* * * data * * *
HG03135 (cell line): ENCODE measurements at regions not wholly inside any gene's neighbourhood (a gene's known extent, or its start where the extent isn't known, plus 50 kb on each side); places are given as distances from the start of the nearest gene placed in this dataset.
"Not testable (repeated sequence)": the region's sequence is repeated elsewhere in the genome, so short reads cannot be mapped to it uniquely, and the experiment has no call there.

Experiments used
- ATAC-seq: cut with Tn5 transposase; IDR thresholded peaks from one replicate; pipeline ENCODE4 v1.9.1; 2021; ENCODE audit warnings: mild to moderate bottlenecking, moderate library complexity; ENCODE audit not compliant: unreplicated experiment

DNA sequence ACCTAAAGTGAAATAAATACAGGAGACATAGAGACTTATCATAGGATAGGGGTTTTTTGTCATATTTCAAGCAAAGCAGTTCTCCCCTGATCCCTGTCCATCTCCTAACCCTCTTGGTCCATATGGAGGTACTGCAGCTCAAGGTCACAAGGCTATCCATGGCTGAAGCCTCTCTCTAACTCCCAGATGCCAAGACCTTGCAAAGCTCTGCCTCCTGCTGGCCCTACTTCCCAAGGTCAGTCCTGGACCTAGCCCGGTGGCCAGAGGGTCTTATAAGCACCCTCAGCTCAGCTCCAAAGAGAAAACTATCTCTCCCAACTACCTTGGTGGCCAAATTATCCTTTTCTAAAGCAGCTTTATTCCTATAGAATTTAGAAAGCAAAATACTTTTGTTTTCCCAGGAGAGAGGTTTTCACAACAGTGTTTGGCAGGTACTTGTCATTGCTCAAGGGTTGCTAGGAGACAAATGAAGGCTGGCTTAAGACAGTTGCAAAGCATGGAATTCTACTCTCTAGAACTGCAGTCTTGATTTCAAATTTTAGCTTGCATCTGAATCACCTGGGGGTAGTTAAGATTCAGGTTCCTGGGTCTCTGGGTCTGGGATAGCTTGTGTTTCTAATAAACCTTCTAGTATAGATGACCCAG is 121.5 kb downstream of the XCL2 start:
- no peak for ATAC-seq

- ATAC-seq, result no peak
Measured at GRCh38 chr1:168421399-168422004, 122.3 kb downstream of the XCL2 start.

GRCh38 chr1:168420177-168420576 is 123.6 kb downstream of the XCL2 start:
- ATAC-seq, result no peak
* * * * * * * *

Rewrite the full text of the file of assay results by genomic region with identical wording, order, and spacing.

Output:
HG03135 (cell line): ENCODE measurements at regions not wholly inside any gene's neighbourhood (a gene's known extent, or its start where the extent isn't known, plus 50 kb on each side); places are given as distances from the start of the nearest gene placed in this dataset.
"Not testable (repeated sequence)": the region's sequence is repeated elsewhere in the genome, so short reads cannot be mapped to it uniquely, and the experiment has no call there.

Experiments used
- ATAC-seq: cut with Tn5 transposase; IDR thresholded peaks from one replicate; pipeline ENCODE4 v1.9.1; 2021; ENCODE audit warnings: mild to moderate bottlenecking, moderate library complexity; ENCODE audit not compliant: unreplicated experiment

DNA sequence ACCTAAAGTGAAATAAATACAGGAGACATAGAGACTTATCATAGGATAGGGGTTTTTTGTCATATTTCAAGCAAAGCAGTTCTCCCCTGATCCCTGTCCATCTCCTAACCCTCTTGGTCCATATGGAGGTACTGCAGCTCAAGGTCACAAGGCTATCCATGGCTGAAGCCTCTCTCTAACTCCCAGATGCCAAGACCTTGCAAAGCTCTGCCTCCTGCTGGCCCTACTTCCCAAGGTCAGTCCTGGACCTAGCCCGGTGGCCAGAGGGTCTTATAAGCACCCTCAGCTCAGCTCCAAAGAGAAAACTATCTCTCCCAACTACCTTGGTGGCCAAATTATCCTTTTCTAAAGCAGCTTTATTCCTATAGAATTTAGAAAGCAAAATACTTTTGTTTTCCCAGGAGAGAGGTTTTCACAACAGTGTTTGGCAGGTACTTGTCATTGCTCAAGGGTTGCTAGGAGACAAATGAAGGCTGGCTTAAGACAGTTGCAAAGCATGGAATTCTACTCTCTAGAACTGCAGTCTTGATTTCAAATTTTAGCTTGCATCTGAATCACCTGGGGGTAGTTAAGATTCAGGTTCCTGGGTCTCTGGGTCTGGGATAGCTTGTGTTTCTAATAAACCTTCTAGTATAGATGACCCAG is 121.5 kb downstream of the XCL2 start:
- no peak for ATAC-seq

- ATAC-seq, result no peak
Measured at GRCh38 chr1:168421399-168422004, 122.3 kb downstream of the XCL2 start.

GRCh38 chr1:168420177-168420576 is 123.6 kb downstream of the XCL2 start:
- ATAC-seq, result no peak